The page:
- More than 60 people have died in clashes between Sudan’s military and its main paramilitary, the Rapid Support Forces (RSF).
- Sudan is regarded as a strategic country by the West, and governments are now attempting to influence what is happening in the country.
- The conflict poses a huge threat to the stability of Sudan and the wider region, and countries around the world continue to evacuate their citizens.
More than 60 people have died in clashes between Sudan’s military and its main paramilitary force as the two groups attempt to control the presidential palace and the airport in Khartoum. In the past few days, countries around the world have been evacuating their citizens as the conflict escalates despite a ceasefire agreement. The conflict poses a huge threat to the stability of Sudan and the wider region.
Origins of the conflict
The paramilitaries of the Rapid Support Forces (RSF), backing the former warlord Gen. Mohamed Hamdan Dagalo, also known as Hemedti, are fighting against the Sudanese armed forces, backing Gen. Abdel Fattah al-Burhan, the de facto ruler of the country.
The power struggle dates back to the years before the 2019 uprising that toppled tyrant Omar al-Bashir. The former dictator had amassed powerful security forces that he purposefully pitted against each other. The RSF was founded to crush a rebellion in Darfur that began more than 20 years ago due to the political and economic marginalization of the local people by Sudan’s central government.
In order to remove Bashir in 2019, the RSF under Hemedti and the regular military troops under Burhan worked together. Since then, the groups have not seen eye-to-eye. Hemedti controls tens of thousands of combat-tested soldiers and has long been unhappy with his role as the official deputy on the ruling council of Sudan.
What is at Stake in the Region?
Sudan is located in a dangerous area that borders the Red Sea, the Sahel, and the Horn of Africa. The likelihood of a smooth transition to a civilian-led government is hampered by its strategic location and agricultural resources, which have attracted regional power struggles.
Sudan’s relations with Ethiopia in particular have been strained over issues like disputed farmland along their border. Several of Sudan’s neighbors, notably Ethiopia, Chad, and South Sudan, have been impacted by political upheavals and violence. Significant geopolitical factors are also at play as the US, Saudi Arabia, the UAE, and other countries compete for influence in Sudan.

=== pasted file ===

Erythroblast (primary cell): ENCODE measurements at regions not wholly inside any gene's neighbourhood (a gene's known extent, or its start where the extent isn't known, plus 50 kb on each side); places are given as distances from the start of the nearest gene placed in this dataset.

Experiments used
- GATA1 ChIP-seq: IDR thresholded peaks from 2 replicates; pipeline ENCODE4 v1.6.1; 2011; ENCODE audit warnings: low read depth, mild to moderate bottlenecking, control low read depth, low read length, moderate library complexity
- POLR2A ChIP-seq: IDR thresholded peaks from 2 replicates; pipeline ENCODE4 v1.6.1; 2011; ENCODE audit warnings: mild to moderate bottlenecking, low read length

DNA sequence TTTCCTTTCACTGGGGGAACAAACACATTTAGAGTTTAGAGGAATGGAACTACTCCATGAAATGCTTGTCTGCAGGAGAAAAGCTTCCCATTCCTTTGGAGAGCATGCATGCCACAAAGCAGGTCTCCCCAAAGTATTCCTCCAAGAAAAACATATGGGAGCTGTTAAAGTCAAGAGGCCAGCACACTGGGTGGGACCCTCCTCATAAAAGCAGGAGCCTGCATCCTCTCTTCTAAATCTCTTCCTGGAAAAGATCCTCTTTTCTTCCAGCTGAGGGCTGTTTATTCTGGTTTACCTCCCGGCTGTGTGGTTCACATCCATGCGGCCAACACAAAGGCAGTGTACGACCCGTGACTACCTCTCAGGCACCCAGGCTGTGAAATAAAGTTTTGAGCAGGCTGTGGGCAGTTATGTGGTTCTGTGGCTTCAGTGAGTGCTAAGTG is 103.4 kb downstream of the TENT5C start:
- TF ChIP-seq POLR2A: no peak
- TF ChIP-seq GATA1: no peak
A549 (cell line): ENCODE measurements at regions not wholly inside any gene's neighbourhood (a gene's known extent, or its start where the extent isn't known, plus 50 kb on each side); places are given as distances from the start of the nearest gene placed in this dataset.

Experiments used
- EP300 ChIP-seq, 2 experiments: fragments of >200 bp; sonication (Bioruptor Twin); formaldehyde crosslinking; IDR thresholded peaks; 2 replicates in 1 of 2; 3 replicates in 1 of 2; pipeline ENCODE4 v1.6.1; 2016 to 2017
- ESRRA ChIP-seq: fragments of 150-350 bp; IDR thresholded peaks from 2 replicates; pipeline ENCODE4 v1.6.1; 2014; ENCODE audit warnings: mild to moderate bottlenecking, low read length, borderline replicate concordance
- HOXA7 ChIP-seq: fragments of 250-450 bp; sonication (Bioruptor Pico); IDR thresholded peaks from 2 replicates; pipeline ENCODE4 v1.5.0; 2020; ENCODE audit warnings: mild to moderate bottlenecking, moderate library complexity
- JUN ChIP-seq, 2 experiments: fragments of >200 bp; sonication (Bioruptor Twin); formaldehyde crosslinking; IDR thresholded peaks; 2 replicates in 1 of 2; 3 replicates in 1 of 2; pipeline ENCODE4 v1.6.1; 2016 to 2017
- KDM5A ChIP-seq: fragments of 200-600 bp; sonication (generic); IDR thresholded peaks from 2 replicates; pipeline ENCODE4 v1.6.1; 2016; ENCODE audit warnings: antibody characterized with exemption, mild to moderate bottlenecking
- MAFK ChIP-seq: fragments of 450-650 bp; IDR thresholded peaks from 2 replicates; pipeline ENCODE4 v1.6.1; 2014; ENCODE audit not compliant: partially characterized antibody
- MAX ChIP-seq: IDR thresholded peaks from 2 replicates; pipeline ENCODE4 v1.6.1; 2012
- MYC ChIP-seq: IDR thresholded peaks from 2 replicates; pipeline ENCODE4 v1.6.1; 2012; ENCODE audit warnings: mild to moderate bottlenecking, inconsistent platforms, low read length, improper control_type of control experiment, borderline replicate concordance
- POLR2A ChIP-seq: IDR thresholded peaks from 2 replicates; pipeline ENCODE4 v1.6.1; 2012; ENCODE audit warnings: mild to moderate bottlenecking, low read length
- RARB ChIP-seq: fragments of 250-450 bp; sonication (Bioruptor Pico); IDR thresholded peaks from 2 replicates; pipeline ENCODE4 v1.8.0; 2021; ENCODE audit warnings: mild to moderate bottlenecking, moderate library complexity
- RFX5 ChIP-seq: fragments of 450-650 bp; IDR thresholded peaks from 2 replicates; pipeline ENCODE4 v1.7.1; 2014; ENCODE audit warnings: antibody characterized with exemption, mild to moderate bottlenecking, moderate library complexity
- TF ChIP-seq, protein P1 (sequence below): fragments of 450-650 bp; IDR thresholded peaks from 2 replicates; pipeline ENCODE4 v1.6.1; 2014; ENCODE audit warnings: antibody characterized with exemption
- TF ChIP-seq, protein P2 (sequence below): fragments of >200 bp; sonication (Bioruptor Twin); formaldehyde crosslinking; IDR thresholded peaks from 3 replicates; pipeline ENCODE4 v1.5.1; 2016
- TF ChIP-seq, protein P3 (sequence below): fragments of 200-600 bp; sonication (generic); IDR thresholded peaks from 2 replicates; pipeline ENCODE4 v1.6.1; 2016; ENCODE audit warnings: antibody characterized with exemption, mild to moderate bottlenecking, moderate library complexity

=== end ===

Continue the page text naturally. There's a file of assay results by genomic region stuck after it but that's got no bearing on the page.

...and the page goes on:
The transformation in Sudan has been viewed by Saudi Arabia and the United Arab Emirates as a chance to counteract Islamist influence in the area. They are members of the “Quad,” which also includes the US, Britain, and the UN and has funded mediation in Sudan. Western nations are concerned about the possibility of a Russian base on the Red Sea, as voiced by Sudanese military authorities.
There is a reason for the widespread international concern surrounding the fighting that has broken out in the country. Sudan is not just enormous—it is the third-largest country in Africa—but it also spans a troubled and crucially important geopolitical region. Whatever occurs militarily or politically in the nation’s capital, Khartoum, has an impact on some of the continent’s most vulnerable regions.
Since the country borders the Nile River, its fate is of virtually existential importance to Egypt, which is downstream, and Ethiopia, which is upstream and has ambitious hydroelectric plans that are currently affecting the flow of the river.
In addition, conflict in the western Darfur region of Sudan always spreads to neighboring Chad and vice versa. The region’s open borders frequently allow fighters and weapons from the war-torn Central African Republic and coup-prone Chad to move freely.
The interests of Russia in the country and region are far more extensive. The Kremlin has always sought to create a military facility in Port Sudan, giving its warships access to and control over one of the busiest and most contentious maritime routes in the world. Moscow and Sudan’s military government, which took control in a coup in 2021, are almost done agreeing on an agreement over the base.
It should come as no surprise that a wide spectrum of governments are now attempting to affect what is happening in Sudan. For the time being, it appears that the priority is to put an end to the conflict between the army and the RSF paramilitary group before it escalates and threatens to transform from a relatively simple power struggle into a more complicated civil war.
Countries Evacuate their Citizens.
German and other European countries have been evacuating their citizens from Khartoum and across Sudan in the past few days. More than a week after the conflict broke out US soldiers removed US Embassy personnel from Sudan and President Joe Biden stated, “On my orders, the United States military conducted an operation to extract US government personnel from Khartoum.” He expressed gratitude to the Saudi Arabian, Ethiopian, and Djiboutian authorities for their cooperation with the evacuation effort.